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Fetal fibronectin in vaginal specimens predicts preterm delivery and very-low-birth-weight infants

      Abstract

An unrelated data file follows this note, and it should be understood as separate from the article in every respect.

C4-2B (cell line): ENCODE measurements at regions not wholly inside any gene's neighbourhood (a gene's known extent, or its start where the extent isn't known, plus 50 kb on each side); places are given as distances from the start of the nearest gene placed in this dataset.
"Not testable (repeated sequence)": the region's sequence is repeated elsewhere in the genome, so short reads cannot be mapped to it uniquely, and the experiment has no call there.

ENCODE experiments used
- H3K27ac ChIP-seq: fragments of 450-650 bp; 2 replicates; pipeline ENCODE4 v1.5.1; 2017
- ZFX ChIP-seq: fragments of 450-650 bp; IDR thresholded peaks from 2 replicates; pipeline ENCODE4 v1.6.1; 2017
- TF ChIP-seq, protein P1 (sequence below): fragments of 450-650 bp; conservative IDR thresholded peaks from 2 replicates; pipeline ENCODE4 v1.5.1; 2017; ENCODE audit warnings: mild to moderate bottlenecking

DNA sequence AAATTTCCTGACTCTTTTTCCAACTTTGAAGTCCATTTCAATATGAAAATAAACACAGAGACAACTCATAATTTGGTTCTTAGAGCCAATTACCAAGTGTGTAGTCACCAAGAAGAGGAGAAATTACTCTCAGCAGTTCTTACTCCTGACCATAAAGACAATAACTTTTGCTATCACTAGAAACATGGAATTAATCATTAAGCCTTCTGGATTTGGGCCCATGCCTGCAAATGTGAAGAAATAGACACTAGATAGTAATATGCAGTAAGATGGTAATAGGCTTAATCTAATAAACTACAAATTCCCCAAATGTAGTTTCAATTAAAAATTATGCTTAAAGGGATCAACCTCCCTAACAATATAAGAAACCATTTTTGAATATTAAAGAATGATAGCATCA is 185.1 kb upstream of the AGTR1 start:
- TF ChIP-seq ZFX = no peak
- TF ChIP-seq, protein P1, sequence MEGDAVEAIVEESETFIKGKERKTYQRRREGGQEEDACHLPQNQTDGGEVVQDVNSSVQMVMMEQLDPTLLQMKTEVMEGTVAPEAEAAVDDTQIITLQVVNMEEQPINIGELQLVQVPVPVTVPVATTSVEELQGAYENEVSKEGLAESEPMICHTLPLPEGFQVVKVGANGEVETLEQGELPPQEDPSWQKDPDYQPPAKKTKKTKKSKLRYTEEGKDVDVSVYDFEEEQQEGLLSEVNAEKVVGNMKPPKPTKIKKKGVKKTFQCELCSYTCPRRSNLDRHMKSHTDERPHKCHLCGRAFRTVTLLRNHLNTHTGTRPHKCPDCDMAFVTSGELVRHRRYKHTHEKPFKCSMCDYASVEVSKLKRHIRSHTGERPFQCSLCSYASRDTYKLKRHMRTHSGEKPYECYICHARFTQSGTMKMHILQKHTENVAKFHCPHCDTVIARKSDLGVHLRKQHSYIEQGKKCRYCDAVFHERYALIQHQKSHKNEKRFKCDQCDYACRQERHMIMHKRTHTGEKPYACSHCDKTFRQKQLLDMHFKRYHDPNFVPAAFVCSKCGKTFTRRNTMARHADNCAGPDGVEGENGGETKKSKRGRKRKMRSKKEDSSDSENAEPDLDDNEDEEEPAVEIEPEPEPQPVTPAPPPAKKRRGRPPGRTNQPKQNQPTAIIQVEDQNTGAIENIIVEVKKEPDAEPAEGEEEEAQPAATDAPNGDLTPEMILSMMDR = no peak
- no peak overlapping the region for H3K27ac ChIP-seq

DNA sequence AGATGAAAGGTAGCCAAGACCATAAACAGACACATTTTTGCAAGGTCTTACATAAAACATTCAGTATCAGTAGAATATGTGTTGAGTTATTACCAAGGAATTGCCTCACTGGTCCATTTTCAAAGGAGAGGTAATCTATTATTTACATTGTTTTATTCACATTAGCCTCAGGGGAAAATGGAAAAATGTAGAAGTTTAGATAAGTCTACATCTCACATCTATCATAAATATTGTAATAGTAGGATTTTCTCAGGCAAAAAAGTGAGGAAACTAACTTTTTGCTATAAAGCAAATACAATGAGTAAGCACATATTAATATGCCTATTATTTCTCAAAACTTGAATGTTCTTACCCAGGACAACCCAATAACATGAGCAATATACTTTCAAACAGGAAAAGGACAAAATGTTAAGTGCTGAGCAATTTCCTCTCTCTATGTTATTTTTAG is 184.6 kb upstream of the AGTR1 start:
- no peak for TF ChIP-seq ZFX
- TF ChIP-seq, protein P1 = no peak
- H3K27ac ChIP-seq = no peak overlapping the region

OBJECTIVE: The purpose of this study was to evaluate the association of vaginal fetal fibronectin expression to risk of preterm delivery and delivery of very-low-birth-weight infants. STUDY DESIGN: Vaginal secretions were obtained from women between 22 and 35 weeks' pregnant with minimal cervical dilatation (≤2 cm) and threatened preterm delivery. The secretions were analyzed for the presence of fetal fibronectin. Other clinical information including cervical dimensions, uterine activity, serum C-reactive protein concentration, vaginal pH, evidence of vaginal or systemic infection, and vaginal bleeding were also obtained. RESULTS: Of the 112 patients recruited, 40 (35.7%) were delivered prematurely (<37 weeks). For prediction of preterm delivery, the fetal fibronectin test result had a sensitivity, specificity, and positive and negative predictive values of 67.5, 90.3, 79.4, and 83.3%, respectively (odds ratio 19.3, p < 0.0001). Women with a positive fetal fibronectin test had a nearly 13-fold increased probability of being delivered of an infant weighing <1500 gm than did women with a negative fetal fibronectin test (32.4% vs 2.5%, p < 0.0001). Categoric analysis and multiple logistic regression demonstrated that fetal fibronectin was an independent risk factor for prediction of preterm delivery and birth weight <1500 gm. CONCLUSION: Vaginal fetal fibronectin expression is an independent risk factor for preterm delivery and birth of very-low-birth-weight infants in symptomatic women with intact amniotic membranes and minimal cervical dilatation. (AM J OBSTET GYNECOL 1996;174:971-4.)

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